Continue reading Your Face Tomorrow: Poison, Shadow, and Farewell by Javier Marías
One of my great humiliations is that I have not yet read Don Quixote, or, until now, any Cervantes at all. A tragedy! Especially because his Dialogue of the Dogs, first published in 1613, is perfectly delicious.
The dialogue is preceded by “The Deceitful Marriage,” the story of a poor soldier who has been taken in by an equally poor Doña and married her under the pretence that she was well-off. Well, and she was also taken in by him, and married him under the pretence that he was well-off. Of course! This poor soldier, recovering from the wrongs done him, overheard two guard-dogs talking to each other one night outside his window. When he meets a friend, he relates to him the dialogue of the dogs.
The dogs, Berganza and Scipio, find themselves unexpectedly able to talk, and since they’ve spent their whole lives up to then mute, they have a lot to say. They agree that that night, Berganza will tell Scipio his life story, and if they still have the gift of the gab the next night, Scipio will do the same. Thence ensues a comic dialogue roundly satirizing human life. The dogs are Cervantes’s perfect mouthpiece.
Berganza on pastoral romances: “all those books are dreamy things, well enough written for the diversion of layabouts, but without a whit of truth.”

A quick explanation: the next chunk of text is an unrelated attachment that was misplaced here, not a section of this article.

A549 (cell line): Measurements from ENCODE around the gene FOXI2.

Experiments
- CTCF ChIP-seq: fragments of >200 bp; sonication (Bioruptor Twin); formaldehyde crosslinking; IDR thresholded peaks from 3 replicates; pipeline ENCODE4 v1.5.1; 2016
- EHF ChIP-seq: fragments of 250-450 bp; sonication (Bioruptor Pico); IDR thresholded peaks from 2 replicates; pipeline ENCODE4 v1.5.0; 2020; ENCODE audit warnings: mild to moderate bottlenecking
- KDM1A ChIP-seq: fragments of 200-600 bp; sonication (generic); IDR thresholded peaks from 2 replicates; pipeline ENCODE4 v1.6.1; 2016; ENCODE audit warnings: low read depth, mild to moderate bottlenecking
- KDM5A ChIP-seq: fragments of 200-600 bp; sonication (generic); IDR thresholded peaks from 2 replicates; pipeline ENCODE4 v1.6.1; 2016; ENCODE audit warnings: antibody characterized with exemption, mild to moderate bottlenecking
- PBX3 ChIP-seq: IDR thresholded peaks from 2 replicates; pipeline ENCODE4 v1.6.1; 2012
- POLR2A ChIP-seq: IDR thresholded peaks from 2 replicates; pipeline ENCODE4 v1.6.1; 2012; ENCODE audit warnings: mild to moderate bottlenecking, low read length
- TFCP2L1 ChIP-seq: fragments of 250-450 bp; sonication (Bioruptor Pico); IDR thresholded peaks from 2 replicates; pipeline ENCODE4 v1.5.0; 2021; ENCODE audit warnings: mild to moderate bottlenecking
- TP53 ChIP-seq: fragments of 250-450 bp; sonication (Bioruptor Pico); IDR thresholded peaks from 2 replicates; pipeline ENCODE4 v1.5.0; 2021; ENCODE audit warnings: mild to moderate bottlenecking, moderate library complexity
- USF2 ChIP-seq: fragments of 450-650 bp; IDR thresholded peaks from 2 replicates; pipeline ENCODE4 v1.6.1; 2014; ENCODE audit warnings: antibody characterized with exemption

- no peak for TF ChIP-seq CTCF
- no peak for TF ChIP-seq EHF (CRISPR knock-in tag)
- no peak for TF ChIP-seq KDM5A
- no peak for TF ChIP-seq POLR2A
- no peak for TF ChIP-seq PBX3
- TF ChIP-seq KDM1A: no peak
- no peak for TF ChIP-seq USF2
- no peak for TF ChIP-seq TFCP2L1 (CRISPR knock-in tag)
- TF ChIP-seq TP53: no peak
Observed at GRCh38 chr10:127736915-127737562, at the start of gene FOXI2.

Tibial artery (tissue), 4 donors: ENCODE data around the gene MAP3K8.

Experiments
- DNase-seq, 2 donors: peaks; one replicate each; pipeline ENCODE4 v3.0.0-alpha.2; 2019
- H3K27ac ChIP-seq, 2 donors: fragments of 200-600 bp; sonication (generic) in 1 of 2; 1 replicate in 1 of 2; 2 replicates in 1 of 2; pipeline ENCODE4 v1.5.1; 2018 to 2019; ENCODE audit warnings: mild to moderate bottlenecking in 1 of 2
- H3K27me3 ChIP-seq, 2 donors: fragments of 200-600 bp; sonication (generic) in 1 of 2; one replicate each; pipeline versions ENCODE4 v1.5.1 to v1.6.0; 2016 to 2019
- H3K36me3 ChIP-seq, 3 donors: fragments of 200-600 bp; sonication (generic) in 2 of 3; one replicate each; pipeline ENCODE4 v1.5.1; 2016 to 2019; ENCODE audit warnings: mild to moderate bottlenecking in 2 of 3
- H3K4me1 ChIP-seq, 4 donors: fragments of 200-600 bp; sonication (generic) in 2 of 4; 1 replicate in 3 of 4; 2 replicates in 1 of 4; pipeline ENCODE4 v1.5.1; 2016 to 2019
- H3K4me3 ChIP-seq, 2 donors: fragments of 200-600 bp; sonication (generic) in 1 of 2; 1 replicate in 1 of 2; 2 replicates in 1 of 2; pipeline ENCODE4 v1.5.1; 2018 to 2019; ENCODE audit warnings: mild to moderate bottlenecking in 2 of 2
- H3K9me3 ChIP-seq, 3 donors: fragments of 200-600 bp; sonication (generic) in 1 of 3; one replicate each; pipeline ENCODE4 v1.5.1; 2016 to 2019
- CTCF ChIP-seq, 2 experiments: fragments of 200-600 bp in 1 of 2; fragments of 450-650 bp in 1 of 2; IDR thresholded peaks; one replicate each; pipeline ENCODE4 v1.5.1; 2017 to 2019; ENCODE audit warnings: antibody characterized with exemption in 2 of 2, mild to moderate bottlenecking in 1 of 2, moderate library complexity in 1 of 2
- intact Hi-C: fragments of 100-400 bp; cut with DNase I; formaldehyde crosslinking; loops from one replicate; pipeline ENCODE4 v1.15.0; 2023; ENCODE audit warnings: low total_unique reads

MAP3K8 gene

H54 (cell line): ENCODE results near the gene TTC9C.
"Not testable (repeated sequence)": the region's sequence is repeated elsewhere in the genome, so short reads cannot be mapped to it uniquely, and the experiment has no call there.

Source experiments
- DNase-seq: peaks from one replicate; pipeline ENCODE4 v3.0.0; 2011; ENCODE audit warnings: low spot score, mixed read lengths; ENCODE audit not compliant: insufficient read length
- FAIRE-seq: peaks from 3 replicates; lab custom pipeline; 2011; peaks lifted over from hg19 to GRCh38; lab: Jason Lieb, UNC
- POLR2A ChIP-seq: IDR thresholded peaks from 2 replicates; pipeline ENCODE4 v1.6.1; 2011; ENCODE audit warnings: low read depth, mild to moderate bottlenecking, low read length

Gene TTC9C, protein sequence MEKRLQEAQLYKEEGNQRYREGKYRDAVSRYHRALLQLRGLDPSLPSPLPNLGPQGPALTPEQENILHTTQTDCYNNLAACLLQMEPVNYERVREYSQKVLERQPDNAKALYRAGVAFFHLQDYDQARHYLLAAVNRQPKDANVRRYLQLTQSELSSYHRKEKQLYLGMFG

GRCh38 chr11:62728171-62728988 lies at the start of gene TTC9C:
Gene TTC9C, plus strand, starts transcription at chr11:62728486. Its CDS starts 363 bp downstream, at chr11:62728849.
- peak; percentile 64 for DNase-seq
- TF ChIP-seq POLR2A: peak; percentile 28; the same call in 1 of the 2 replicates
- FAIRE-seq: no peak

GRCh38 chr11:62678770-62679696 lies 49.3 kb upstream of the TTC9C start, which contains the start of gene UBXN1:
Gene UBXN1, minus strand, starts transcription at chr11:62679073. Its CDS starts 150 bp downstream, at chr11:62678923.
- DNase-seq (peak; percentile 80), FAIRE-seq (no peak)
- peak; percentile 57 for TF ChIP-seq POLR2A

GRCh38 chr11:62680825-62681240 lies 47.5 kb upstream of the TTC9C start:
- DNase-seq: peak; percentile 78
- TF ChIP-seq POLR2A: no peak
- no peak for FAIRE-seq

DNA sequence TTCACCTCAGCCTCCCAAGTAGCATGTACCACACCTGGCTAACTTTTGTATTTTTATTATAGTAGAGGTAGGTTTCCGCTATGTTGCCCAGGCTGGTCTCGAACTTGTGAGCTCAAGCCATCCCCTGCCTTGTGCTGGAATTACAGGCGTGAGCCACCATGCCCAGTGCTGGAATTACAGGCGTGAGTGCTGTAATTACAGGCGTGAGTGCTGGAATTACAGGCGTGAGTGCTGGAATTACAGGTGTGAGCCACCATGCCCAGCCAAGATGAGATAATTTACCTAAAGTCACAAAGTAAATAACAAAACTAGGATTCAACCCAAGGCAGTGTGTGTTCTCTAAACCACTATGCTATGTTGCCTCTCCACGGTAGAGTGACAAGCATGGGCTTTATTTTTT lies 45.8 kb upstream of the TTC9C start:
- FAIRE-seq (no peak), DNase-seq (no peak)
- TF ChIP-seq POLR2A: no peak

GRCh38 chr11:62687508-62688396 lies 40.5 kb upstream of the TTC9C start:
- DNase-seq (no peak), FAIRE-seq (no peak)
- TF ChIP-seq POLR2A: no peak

On gossip and sniping: “wrongdoing and calumny are human nature. We drink them in with our mothers’ milk. A child barely out of his swaddling clouts will raise a vengeful hand against anyone who denies him, and almost the first word out of his mouth is to call his nanny or mother a whore.”
On so-called scholars who pepper their speech with Latin: “In Roman times everybody spoke Latin as their mother tongue, yet there
Continue reading The Dialogue of the Dogs by Miguel de Cervantes
By the end of the first volume of Your Face Tomorrow, Amateur Reader led me to wonder how sustainable the voice of Jacques Deza would be through the remaining two volumes. Could this stream of consciousness, of endless hesitation and qualification, continue for hundreds more pages? Was it not too exhausting?
The stream does continue, at least through volume two, Dance and Dream, or rather, Dance and Dream. Deza’s particular brand of stream-of-consciousness narration leads him to tell his story in alternating partial episodes. One major episode, and perhaps the main one, in Dance and Dream, is the episode of the Manoias and the night club. Deza’s boss, Tupra, has a meeting with Mr. Manoia and his wife in a disco, and brings Deza along to translate and to keep the wife occupied. They are rudely interrupted by de la Garza, a fool we met in the previous volume, who acts unforgivably until Tupra’s revenge is even less forgivable still (or is it?). This episode continues through the ride home, with Tupra and Deza dropping off the Manoias at the Ritz and then Tupra driving Deza home afterward.
This one episode is broken up many times into many pieces of different length. And perhaps this episode itself is an interruption of some other episode—perhaps of the episode of Pérez Nuix coming to Deza’s apartment, the cliffhanger of the first volume that still remains largely unexplained throughout the second. Deza’s digressions rarely feel like digressions, but like episodes of their own. And, as I just noted, the night club episode may itself be one such “digression.” For example, the episode of Deza on the phone with Luisa, asking her about Botox, is doubtless an integral part of the story of his relationship with his estranged wife, and just as
Continue reading Your Face Tomorrow: Dance and Dream by Javier Marías